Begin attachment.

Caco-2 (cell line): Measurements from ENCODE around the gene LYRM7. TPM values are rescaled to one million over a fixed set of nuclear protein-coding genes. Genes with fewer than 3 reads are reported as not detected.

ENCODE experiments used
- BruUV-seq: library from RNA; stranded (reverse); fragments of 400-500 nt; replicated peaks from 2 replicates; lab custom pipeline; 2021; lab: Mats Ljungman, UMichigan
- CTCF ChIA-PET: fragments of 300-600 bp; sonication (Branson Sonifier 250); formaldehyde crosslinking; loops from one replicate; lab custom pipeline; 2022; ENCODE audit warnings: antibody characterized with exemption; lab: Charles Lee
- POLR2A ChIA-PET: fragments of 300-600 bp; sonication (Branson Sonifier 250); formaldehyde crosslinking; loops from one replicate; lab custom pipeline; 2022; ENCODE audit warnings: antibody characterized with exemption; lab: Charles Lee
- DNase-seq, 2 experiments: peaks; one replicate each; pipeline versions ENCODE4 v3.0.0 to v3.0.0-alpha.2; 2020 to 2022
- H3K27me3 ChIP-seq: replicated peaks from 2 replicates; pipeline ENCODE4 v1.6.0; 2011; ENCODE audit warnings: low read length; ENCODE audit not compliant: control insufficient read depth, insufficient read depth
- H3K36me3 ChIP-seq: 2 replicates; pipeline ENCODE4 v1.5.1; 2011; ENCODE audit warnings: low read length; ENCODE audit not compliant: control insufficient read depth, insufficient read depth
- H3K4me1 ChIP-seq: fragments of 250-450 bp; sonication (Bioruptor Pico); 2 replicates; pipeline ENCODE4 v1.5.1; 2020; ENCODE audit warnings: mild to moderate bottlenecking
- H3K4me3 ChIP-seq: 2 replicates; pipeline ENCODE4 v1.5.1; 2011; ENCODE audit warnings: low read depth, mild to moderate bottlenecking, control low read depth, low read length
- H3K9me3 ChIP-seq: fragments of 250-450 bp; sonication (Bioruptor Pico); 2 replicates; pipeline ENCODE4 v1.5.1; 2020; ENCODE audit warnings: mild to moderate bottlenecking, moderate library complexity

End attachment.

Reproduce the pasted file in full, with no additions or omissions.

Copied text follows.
Caco-2 (cell line): Measurements from ENCODE around the gene LYRM7. TPM values are rescaled to one million over a fixed set of nuclear protein-coding genes. Genes with fewer than 3 reads are reported as not detected.

ENCODE experiments used
- BruUV-seq: library from RNA; stranded (reverse); fragments of 400-500 nt; replicated peaks from 2 replicates; lab custom pipeline; 2021; lab: Mats Ljungman, UMichigan
- CTCF ChIA-PET: fragments of 300-600 bp; sonication (Branson Sonifier 250); formaldehyde crosslinking; loops from one replicate; lab custom pipeline; 2022; ENCODE audit warnings: antibody characterized with exemption; lab: Charles Lee
- POLR2A ChIA-PET: fragments of 300-600 bp; sonication (Branson Sonifier 250); formaldehyde crosslinking; loops from one replicate; lab custom pipeline; 2022; ENCODE audit warnings: antibody characterized with exemption; lab: Charles Lee
- DNase-seq, 2 experiments: peaks; one replicate each; pipeline versions ENCODE4 v3.0.0 to v3.0.0-alpha.2; 2020 to 2022
- H3K27me3 ChIP-seq: replicated peaks from 2 replicates; pipeline ENCODE4 v1.6.0; 2011; ENCODE audit warnings: low read length; ENCODE audit not compliant: control insufficient read depth, insufficient read depth
- H3K36me3 ChIP-seq: 2 replicates; pipeline ENCODE4 v1.5.1; 2011; ENCODE audit warnings: low read length; ENCODE audit not compliant: control insufficient read depth, insufficient read depth
- H3K4me1 ChIP-seq: fragments of 250-450 bp; sonication (Bioruptor Pico); 2 replicates; pipeline ENCODE4 v1.5.1; 2020; ENCODE audit warnings: mild to moderate bottlenecking
- H3K4me3 ChIP-seq: 2 replicates; pipeline ENCODE4 v1.5.1; 2011; ENCODE audit warnings: low read depth, mild to moderate bottlenecking, control low read depth, low read length
- H3K9me3 ChIP-seq: fragments of 250-450 bp; sonication (Bioruptor Pico); 2 replicates; pipeline ENCODE4 v1.5.1; 2020; ENCODE audit warnings: mild to moderate bottlenecking, moderate library complexity